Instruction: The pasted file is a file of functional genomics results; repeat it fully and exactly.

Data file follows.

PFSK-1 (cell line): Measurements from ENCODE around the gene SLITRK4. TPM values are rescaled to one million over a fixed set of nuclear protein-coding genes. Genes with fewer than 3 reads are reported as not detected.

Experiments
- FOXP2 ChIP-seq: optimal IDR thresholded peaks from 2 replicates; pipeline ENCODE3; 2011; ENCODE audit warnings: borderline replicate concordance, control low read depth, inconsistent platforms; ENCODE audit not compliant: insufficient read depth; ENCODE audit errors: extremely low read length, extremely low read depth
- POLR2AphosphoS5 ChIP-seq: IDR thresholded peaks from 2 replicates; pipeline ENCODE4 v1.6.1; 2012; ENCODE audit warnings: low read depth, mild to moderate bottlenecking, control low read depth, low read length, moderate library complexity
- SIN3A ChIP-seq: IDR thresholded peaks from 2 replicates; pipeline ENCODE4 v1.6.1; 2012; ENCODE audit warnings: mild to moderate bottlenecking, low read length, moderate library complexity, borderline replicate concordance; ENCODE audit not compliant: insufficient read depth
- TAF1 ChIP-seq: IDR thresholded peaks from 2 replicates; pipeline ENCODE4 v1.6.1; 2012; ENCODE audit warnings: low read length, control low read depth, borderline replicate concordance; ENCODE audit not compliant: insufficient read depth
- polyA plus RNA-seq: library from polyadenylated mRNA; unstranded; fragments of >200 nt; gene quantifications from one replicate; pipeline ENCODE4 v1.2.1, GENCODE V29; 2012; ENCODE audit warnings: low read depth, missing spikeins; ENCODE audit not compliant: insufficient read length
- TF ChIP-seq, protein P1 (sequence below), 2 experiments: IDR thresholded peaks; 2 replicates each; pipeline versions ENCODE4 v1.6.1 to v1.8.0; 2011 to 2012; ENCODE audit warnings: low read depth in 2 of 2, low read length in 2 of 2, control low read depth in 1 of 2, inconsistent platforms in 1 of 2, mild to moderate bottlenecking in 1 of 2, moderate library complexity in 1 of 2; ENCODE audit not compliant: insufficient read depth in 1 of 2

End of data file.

PFSK-1 (cell line): Measurements from ENCODE around the gene SLITRK4. TPM values are rescaled to one million over a fixed set of nuclear protein-coding genes. Genes with fewer than 3 reads are reported as not detected.

Experiments
- FOXP2 ChIP-seq: optimal IDR thresholded peaks from 2 replicates; pipeline ENCODE3; 2011; ENCODE audit warnings: borderline replicate concordance, control low read depth, inconsistent platforms; ENCODE audit not compliant: insufficient read depth; ENCODE audit errors: extremely low read length, extremely low read depth
- POLR2AphosphoS5 ChIP-seq: IDR thresholded peaks from 2 replicates; pipeline ENCODE4 v1.6.1; 2012; ENCODE audit warnings: low read depth, mild to moderate bottlenecking, control low read depth, low read length, moderate library complexity
- SIN3A ChIP-seq: IDR thresholded peaks from 2 replicates; pipeline ENCODE4 v1.6.1; 2012; ENCODE audit warnings: mild to moderate bottlenecking, low read length, moderate library complexity, borderline replicate concordance; ENCODE audit not compliant: insufficient read depth
- TAF1 ChIP-seq: IDR thresholded peaks from 2 replicates; pipeline ENCODE4 v1.6.1; 2012; ENCODE audit warnings: low read length, control low read depth, borderline replicate concordance; ENCODE audit not compliant: insufficient read depth
- polyA plus RNA-seq: library from polyadenylated mRNA; unstranded; fragments of >200 nt; gene quantifications from one replicate; pipeline ENCODE4 v1.2.1, GENCODE V29; 2012; ENCODE audit warnings: low read depth, missing spikeins; ENCODE audit not compliant: insufficient read length
- TF ChIP-seq, protein P1 (sequence below), 2 experiments: IDR thresholded peaks; 2 replicates each; pipeline versions ENCODE4 v1.6.1 to v1.8.0; 2011 to 2012; ENCODE audit warnings: low read depth in 2 of 2, low read length in 2 of 2, control low read depth in 1 of 2, inconsistent platforms in 1 of 2, mild to moderate bottlenecking in 1 of 2, moderate library complexity in 1 of 2; ENCODE audit not compliant: insufficient read depth in 1 of 2